Welp, it’d probably be possible for the senior staff to have had two more different weekends, but it was still a pretty extreme divide. With Alex in his motherland of Nova Scotia visiting friends and family and drinking deeply from the well of icy ennui that rolls in off the Atlantic, and Bruce in Los Angeles at the massive blow-out for LA’s Das Bunker (RIP, and more on that later to be sure), things were, shall we say, a touch divided. Massive distances don’t stop the show though, and it’s just not a Monday without a tracks posting to get things started right. Enjoy!
Black Lung, “The Business of Selling”
There’s been a Black Lung almost as long as there’s been a Snog, a heady and cerebral instrumental expression of Dee Thrussel’s recurring creative themes (corporate dominance, economic warfare and the business of mind control) that stands as a contrast to the more sardonic and cynical tone of the main project. As Snog has become less and less “industrial”, focusing more on folk and pop ideas in musical construction, Black Lung has continues to wave the technoid banner, most recently with a distinctly analogue flavour, as evidence by the new single “The Business of Control”. If you ever wanted a crash course in the radical end of Thrussel’s beliefs, you can dive right into the video embeded below. The new 12″ which cynically promises to shape a “Moral, Spiritual, Cultural, Political and Economic Outlook for the Contemporary Business Environment” is out on February 8th from M-Tronik, pre-orders are available now.
Gin Devo, “Dark Frequencies”
God only knows how Gin Devo is keeping this pace up. The mastermind behind Vomito Negro has been keeping insanely busy with that project’s now prolific release schedule (a follow-up to last year’s excellent Fall of an Empire will apparently drop soonish) and a couple of solo releases to boot. This track seems to indicate that the new GD album Garden of Evil will be focusing more on the atmospheric and bleak end of his work, although there’s something pretty insistent in the rhythm of this track, propulsive even in the absence of any kind of bass drum. New blackness from a cat whose welcome return to the game has been pretty rewarding thus far.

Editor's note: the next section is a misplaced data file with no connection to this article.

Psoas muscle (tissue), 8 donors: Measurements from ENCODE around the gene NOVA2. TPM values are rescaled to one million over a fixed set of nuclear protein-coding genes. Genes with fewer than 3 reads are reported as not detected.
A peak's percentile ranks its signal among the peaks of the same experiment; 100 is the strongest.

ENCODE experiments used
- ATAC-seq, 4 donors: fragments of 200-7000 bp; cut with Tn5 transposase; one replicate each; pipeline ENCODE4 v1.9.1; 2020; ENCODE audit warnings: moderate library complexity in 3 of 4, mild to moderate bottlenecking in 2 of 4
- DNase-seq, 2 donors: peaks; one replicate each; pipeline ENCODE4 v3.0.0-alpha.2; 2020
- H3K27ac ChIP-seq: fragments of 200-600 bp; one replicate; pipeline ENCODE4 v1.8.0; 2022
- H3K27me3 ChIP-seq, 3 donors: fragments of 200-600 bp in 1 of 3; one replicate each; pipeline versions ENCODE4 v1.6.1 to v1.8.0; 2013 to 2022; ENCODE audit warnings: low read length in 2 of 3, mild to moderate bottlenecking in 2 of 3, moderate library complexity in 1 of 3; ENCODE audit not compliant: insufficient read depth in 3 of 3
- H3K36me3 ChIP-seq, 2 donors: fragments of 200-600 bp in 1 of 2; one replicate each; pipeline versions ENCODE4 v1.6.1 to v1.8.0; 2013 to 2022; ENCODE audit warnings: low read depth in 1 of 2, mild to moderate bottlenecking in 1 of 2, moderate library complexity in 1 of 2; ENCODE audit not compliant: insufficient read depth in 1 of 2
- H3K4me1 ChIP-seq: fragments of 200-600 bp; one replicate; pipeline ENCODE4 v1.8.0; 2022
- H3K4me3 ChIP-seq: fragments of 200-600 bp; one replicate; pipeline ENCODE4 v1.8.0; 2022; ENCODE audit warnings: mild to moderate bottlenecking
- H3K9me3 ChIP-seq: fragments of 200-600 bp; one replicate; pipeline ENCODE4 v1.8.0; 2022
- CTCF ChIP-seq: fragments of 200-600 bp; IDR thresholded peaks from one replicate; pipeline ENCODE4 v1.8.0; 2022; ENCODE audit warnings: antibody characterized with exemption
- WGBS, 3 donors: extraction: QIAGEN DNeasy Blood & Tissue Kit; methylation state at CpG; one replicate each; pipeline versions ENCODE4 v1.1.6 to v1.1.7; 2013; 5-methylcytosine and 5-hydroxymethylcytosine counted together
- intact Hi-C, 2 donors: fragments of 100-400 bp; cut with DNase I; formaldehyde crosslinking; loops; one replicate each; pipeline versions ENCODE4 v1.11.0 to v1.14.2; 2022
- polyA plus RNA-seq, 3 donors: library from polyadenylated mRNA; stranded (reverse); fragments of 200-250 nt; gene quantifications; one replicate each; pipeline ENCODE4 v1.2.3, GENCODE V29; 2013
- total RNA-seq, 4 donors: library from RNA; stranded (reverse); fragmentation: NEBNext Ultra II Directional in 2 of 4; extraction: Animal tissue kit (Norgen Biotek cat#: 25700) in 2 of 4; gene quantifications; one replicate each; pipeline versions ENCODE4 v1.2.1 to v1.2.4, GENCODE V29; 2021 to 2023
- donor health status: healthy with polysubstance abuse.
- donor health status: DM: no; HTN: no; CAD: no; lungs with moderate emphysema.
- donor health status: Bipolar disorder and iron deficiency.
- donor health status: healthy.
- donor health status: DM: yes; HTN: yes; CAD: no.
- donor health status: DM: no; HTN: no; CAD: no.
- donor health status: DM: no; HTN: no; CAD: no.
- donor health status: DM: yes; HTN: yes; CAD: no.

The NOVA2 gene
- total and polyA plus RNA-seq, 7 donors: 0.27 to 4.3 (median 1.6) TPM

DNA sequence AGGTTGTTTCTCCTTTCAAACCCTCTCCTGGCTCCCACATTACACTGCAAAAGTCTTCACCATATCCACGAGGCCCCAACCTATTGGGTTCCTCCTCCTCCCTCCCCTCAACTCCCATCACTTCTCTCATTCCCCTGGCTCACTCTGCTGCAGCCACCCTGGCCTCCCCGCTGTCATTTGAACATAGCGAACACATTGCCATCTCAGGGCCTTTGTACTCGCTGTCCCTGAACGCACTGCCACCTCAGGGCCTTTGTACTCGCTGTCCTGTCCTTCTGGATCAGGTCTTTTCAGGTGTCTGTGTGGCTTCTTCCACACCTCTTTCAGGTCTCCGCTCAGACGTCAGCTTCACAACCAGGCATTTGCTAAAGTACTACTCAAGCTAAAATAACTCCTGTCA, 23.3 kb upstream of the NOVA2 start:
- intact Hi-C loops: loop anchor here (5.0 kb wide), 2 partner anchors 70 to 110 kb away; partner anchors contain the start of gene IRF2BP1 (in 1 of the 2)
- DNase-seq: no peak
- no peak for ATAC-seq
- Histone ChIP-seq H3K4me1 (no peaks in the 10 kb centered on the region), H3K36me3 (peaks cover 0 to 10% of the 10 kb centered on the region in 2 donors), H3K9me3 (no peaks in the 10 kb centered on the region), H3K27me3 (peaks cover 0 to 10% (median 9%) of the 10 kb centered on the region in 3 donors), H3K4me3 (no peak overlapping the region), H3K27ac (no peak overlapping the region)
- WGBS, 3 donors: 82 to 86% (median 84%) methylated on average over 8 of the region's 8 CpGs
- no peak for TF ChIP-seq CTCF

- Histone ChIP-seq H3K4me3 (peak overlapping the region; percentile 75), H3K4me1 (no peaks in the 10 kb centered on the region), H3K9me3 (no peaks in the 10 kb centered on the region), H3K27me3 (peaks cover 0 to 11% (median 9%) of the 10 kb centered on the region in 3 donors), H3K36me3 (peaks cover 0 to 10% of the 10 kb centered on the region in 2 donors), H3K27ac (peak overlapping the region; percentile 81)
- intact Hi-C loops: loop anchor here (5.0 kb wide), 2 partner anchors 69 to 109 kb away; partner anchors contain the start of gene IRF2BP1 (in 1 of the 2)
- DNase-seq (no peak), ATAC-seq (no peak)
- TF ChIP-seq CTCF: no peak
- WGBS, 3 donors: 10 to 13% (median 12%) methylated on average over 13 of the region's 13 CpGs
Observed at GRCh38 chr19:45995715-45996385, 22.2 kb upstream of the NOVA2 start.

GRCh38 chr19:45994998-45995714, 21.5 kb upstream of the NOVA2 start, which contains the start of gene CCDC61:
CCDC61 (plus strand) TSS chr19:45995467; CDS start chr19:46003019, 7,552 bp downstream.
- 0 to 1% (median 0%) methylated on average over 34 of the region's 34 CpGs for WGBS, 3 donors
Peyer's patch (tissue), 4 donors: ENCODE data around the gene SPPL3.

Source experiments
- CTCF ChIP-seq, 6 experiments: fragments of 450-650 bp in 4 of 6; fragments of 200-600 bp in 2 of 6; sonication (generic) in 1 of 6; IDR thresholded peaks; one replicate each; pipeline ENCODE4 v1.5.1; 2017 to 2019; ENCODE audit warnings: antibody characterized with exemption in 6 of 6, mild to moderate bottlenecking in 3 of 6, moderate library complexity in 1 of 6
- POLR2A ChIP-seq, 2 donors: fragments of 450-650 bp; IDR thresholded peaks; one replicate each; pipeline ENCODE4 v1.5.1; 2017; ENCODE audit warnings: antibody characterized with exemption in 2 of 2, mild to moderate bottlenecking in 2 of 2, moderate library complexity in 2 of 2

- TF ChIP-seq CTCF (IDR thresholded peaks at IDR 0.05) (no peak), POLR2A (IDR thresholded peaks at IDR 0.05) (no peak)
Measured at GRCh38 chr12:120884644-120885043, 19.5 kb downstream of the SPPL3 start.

Ruinizer, “Upon An Armoured Beast (feat. E.S.A.)”
Bass-heavy sturm und drang from a new project on DWA, featuring none other than Jamie Blacker on vocals. Whether it’s on quiet Access To Arasaka tunes or lumbering behemoths like this, Jamie always brings gravitas to other projects. Thick production and a liberal schmear of apocalyptic shizz make for a fun stompy listen, which is pretty much what one would wants from an album featuring a ramped-up version of DOOM‘s Cyberdemon.
The new sublabel from our homeboys at Complete Control Productions is Complete Command, and as the track from their debut cassette below suggests, the imprint is dedicated to down n’ dirty dance music in the classic acid and body vein. This track by Celldöd has some of the markers that we’ve been tracking in the sound of flagship CCP band The Pain Machinery, and although details aren’t 100% clear, we’re sure that at least some of the folks involved in projects on the main label will be also producing some stylistically different material for Complete Command. First release Pulsdisco#1 is orderable now, in a hella limited cassette edition.
Finally, a piece from new Minneapolis producer Yingthi’s first release. Nautical and spacey, this piece is rather chill and super abrasive in equal measure, which seems to be as good a guidepost as any for the rest of Reverse Polarity‘s woozy compositions. Thoughtful late-night stuff.